Another prosecution witness who also pleaded guilty to the kidnapping conspiracy, Kaleb Franks, tested on Thursday that he also intended to kidnap the governor and had not been forced into the plot by the F.BI. Mr. Franks, who has not yet been charged, said he had hoped to die during the attack on the governor. Mr. Franks, 27, said he had been in despair after the deaths of three close family members.
Prosecutors said in the months before the arrests, the men, many of whom were militia members, attended meetings and what they described as “field training exercises” to practice shooting and first-aid. In one exercise, they videotaped themselves jumping out of Mr. Franks’s bright-blue PT Cruiser and taking cover behind its doors while they fired rifles.
Secretly recorded audio and private messages also showed members of the group repeatedly airing grievances about the government, especially about Covid-19 restrictions, and expressing openness to a range of possible attacks. But there has been vast disagreement in court about how close they were to carry out any attack, and about what their exact plan even was.
Dan Chappel, a military veteran who signed on as an FBI informant in early 2020 after becoming worried about the goals of one militia, the Wolverine Watchmen, pretended to befriend the men who were charged and recorded their interactions for months. As the group began to develop a plan, some of the defendants mused about storming the State Capitol in Lansing or taking Ms. Whitmer in a boat across Lake Michigan or blowing up a bridge to make it harder for police to respond to the kidnapping.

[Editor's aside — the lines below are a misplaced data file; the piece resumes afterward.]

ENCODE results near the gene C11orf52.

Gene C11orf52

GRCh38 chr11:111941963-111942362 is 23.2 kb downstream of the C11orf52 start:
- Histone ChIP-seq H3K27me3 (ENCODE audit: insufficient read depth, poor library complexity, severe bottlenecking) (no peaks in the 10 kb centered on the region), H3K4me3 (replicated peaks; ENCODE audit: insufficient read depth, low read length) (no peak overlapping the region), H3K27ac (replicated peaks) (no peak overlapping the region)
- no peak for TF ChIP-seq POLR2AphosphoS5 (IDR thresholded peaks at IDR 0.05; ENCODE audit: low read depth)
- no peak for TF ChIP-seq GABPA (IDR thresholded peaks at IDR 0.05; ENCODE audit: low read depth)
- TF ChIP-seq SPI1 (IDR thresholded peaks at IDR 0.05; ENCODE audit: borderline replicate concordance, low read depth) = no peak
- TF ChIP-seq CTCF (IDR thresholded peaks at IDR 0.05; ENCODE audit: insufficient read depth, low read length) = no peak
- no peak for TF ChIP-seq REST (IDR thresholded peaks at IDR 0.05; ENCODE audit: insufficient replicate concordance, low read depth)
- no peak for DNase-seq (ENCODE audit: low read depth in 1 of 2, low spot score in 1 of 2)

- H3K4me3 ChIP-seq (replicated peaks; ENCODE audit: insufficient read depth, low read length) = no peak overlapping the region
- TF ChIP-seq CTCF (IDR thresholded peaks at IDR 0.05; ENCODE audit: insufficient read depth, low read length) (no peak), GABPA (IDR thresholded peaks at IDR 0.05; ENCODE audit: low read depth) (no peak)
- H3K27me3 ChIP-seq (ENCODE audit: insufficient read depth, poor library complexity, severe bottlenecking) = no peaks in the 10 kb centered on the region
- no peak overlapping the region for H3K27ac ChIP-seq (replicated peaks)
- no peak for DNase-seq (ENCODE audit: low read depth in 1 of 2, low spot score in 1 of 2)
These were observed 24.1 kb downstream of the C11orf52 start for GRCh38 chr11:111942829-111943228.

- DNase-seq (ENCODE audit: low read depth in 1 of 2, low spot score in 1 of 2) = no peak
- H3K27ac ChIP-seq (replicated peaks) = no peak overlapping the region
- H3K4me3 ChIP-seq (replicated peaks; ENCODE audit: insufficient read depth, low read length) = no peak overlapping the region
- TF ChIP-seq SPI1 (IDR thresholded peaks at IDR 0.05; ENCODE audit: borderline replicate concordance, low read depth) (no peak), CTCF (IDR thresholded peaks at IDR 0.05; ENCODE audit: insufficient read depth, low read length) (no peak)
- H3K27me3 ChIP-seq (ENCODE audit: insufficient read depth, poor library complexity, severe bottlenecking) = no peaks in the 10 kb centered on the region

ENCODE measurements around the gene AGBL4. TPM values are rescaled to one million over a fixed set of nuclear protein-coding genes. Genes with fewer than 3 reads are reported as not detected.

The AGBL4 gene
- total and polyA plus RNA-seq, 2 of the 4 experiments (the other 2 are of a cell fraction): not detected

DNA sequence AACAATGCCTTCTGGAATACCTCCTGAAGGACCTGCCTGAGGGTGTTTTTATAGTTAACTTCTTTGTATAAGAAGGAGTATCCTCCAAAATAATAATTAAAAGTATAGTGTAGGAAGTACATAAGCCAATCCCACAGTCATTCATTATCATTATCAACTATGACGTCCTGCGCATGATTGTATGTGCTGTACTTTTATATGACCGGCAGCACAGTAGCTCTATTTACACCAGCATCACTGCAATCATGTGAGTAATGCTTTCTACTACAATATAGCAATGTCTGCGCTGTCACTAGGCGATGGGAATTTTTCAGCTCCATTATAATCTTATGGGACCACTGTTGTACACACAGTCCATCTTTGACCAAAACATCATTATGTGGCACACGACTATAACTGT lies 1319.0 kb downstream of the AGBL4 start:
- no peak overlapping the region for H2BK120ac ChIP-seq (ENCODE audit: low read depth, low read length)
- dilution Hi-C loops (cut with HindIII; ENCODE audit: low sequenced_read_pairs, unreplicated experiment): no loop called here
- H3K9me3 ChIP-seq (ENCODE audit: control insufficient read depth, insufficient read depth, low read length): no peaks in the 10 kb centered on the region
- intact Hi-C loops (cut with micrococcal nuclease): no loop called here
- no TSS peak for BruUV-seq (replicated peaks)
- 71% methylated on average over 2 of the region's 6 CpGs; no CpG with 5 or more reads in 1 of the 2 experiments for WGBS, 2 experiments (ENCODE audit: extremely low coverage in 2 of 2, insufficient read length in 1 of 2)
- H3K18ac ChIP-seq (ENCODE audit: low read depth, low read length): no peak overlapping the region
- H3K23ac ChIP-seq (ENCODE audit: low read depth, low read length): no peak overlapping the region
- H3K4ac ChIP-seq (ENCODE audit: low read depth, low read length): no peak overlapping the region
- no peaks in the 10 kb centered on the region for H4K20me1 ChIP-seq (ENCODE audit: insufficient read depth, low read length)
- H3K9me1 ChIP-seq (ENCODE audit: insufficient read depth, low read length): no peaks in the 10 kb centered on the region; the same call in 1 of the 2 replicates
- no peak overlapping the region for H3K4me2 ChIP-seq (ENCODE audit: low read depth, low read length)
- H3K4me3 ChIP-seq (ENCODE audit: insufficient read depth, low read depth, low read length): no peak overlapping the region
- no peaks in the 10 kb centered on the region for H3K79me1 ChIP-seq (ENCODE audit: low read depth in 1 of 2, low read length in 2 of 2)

But defense lawyers, who are pursuing an entrapment defense, questioned Mr. Chappel’s role in the plot, pointing out that he helped lead militia training and made suggestions about attack plans. The implication was that, if not for Mr. Chappel, who was receiving instructions from the FBI, the plan to kidnap Ms. Whitmer would probably not have moved forward.
Mr. Chappel, who spent parts of several days on the witness stand, said he believed the men intended to kidnap Ms. Whitmer, kill members of her security detail and eventually kill the governor herself after staging a fake trial. But the exact plans for the kidnapping, a date for which had not seen set, seemed to have still been in flux at the time of the arrests, a fact that defense lawyers have seized on.
Mr. Garbin, who had expressed hope of setting off a civil war, testified that he thought they would kidnap Ms. Whitmer, take her out on Lake Michigan, strand her in a boat, drop the motor and leave her there alone. Under cross-examination, Mr. Garbin conceded that no boat had been selected for that mission, and that he did not know how the kidnappers planned to get themselves back to shore.